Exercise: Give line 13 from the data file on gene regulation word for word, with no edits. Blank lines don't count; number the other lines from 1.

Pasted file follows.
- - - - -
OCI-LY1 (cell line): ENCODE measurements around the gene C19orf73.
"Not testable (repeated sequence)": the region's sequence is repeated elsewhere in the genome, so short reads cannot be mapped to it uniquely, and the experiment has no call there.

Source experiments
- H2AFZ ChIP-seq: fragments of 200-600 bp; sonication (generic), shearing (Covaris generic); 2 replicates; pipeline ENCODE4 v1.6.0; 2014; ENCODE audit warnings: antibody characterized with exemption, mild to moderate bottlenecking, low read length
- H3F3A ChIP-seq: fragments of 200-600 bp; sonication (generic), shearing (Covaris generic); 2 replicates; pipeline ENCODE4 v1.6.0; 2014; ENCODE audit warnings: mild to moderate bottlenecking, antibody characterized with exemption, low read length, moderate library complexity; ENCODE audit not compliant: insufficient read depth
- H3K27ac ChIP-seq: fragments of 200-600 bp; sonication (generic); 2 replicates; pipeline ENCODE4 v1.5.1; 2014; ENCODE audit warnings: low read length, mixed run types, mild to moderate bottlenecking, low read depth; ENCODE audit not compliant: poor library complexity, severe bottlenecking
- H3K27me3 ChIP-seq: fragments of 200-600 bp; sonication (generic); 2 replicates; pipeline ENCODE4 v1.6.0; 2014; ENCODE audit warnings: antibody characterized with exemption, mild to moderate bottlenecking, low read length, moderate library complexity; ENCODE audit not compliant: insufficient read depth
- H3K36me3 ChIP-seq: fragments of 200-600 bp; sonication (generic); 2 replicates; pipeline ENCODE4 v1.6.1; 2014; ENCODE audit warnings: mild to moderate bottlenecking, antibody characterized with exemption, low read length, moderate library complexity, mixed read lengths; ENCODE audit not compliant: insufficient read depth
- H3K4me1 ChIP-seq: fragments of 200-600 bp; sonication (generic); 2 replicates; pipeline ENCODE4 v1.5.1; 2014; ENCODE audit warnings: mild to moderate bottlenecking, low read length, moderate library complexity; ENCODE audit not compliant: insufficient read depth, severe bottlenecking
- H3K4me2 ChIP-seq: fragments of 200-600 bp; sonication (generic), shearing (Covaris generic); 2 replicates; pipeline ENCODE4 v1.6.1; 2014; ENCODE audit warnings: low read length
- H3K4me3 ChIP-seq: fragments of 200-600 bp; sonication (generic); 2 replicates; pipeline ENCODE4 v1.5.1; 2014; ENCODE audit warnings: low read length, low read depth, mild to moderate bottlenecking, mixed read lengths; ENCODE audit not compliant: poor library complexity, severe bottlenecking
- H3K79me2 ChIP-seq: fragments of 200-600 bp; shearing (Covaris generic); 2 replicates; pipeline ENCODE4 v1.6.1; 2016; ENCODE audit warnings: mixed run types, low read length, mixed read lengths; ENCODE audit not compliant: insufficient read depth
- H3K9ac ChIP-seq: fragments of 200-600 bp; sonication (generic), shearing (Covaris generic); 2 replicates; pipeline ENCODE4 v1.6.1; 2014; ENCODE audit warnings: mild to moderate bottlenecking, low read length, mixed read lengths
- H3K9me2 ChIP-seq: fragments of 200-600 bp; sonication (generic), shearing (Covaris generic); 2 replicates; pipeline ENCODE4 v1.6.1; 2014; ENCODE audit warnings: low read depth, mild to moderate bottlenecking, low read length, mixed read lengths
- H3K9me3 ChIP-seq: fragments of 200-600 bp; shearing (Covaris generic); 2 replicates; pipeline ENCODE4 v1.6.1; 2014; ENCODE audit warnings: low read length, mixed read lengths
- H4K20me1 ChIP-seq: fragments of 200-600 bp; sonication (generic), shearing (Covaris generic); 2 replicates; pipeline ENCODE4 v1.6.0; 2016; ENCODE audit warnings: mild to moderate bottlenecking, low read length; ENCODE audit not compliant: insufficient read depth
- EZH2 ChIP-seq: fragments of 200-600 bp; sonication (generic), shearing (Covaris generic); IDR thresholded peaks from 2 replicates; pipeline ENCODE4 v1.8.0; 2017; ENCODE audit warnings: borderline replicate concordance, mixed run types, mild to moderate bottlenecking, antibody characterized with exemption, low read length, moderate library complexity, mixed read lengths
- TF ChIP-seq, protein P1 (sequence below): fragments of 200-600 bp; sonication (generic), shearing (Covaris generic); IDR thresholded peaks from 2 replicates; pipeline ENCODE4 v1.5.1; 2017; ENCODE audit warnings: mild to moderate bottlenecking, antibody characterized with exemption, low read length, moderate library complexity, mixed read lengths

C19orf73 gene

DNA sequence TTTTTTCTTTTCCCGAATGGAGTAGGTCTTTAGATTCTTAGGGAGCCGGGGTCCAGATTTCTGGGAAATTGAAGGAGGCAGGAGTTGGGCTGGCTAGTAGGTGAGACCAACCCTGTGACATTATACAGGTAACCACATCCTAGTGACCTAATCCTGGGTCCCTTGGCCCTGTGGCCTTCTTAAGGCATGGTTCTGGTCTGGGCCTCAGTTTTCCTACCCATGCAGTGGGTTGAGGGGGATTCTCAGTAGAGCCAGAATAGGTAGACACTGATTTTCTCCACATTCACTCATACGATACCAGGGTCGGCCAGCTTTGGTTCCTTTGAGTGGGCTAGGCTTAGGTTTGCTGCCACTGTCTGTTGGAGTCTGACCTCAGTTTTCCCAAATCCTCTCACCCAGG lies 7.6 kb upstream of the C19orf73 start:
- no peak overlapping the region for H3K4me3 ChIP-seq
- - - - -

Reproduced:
- H3K9ac ChIP-seq: fragments of 200-600 bp; sonication (generic), shearing (Covaris generic); 2 replicates; pipeline ENCODE4 v1.6.1; 2014; ENCODE audit warnings: mild to moderate bottlenecking, low read length, mixed read lengths